Masters Program or Professional Knitter Certification?
The primary difference between the Master Hand Knitting Program (MHK) and the Professional Knitter Certification (PKC) course is that the MHK is not a course. The Co-Chairs and Reviewers are not teachers and while the participants are learning, they are not students. They are our peers, proving to us that they are Masters. The Co-Chairs assist and advise, but do not do the leg work for participants, nor hold their hands through the learning process. It is the participant’s responsibility to research the material. When participants have completed all three levels, they receive their pin and join the ranks of Master Knitters.
The PKC is a course. When students register they receive a Reference document along with the Assignment document. They are provided the contact information for their instructor who, as a mentor, will work with them to understand the material. If students do not understand the material, the instructor is available to help them through areas of difficulty. The assignments are designed to test their mastery of the materials. When the student has completed all three modules, they receive a certificate and a letter of recommendation from their instructor. Should they desire, they are ready to work in the knitting industry.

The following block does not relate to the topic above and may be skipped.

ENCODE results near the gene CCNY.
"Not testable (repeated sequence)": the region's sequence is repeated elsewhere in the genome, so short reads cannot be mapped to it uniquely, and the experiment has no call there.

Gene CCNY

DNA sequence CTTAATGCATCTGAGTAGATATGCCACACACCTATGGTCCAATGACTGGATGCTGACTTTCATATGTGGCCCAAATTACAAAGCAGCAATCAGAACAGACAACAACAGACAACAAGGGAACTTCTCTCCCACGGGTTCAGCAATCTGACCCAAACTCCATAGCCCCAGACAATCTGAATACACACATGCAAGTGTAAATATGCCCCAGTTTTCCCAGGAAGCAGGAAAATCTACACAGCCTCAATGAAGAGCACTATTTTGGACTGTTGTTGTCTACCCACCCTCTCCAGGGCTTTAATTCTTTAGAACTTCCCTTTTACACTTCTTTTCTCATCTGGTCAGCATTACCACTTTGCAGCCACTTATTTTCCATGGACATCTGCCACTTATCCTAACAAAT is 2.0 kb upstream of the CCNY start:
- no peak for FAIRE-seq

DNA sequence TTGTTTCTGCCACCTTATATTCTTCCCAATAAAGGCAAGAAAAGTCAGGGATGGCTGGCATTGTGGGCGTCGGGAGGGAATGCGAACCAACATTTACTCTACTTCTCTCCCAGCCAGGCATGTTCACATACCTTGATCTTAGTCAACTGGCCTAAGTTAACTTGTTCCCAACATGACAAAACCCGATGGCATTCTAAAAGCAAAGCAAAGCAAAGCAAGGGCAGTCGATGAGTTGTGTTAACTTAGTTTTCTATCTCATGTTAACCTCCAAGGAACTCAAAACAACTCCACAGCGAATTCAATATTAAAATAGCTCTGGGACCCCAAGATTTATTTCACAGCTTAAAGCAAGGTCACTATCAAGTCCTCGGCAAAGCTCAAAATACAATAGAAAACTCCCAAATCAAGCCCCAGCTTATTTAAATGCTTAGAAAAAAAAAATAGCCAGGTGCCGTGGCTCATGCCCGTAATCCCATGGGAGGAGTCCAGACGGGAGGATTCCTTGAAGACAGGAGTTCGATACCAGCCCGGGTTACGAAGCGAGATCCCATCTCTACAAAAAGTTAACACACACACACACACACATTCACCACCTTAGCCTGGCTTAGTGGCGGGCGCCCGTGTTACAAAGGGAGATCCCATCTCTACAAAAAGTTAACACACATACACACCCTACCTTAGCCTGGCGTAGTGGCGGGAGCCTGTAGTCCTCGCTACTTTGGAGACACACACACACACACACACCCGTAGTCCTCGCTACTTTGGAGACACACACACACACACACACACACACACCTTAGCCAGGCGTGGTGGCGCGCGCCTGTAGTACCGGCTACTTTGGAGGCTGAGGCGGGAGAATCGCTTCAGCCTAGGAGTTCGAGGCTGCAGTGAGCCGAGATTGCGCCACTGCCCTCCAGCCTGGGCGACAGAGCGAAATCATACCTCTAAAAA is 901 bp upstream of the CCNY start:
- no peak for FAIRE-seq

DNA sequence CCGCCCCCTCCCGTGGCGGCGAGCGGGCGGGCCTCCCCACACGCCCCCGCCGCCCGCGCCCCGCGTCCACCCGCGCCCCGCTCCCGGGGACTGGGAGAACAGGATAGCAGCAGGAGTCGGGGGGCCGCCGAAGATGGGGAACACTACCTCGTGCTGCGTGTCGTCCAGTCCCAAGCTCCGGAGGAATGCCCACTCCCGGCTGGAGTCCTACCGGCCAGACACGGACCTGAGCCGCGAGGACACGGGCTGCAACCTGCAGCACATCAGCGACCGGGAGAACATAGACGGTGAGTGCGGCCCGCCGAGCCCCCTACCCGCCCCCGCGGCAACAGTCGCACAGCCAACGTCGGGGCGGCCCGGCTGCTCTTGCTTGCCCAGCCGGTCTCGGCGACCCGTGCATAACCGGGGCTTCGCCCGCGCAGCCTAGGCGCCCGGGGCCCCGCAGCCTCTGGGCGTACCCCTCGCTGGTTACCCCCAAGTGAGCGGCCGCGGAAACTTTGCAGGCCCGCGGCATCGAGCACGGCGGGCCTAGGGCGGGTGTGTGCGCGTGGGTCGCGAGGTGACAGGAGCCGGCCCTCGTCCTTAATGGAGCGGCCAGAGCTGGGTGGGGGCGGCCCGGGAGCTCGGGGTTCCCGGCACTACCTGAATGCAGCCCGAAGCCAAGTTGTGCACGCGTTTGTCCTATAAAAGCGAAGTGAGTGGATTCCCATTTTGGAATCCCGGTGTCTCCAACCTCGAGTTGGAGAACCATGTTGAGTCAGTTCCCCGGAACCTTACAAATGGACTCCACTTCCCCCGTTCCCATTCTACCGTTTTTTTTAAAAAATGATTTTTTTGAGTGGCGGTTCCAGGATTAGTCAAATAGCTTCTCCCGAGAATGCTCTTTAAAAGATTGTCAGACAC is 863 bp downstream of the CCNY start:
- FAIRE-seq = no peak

Research, writing and design are important parts of the MHK program. Participants are required to research and analyze all techniques in the program in addition to demonstrating mastery of those techniques. Research reports and book reviews are as much a part of the program as design and pattern writing. The Master Hand Knitting page provides specific details on this program.
The PKC requires no writing, research, or design. To graduate students must demonstrate their knitting skills as well as their ability to accurately interpret and follow patterns within a timely fashion. The final module prepares the knitter for a professional career as a sample or test knitter. The Professional Knitter Certification page provides specific details on this program.
Another difference between the two programs is the deadlines. MHK requires that participants must submit each level within a prescribed time period once the level is ordered. If they do not, they must pay an extension fee when they are ready to submit their work. Also, all work submitted after the suggested time frame must be done according to the most recent set of instructions. There is no limit on the number of times participants can get updated directions.
For the PKC program, work must be submitted within one year of purchase. If the deadline is missed, the course must be repurchased. The next module must be ordered within 6 month of completing the previous module. An important part of this program is time management.